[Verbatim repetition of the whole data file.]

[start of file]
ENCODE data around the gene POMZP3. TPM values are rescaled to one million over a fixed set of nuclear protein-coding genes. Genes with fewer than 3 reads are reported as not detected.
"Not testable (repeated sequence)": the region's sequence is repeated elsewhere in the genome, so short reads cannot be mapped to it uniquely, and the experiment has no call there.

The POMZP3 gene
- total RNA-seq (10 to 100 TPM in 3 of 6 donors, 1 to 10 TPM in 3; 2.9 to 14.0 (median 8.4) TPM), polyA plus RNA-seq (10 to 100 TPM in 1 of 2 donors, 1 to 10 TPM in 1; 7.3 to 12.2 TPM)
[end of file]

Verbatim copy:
ENCODE data around the gene POMZP3. TPM values are rescaled to one million over a fixed set of nuclear protein-coding genes. Genes with fewer than 3 reads are reported as not detected.
"Not testable (repeated sequence)": the region's sequence is repeated elsewhere in the genome, so short reads cannot be mapped to it uniquely, and the experiment has no call there.

The POMZP3 gene
- total RNA-seq (10 to 100 TPM in 3 of 6 donors, 1 to 10 TPM in 3; 2.9 to 14.0 (median 8.4) TPM), polyA plus RNA-seq (10 to 100 TPM in 1 of 2 donors, 1 to 10 TPM in 1; 7.3 to 12.2 TPM)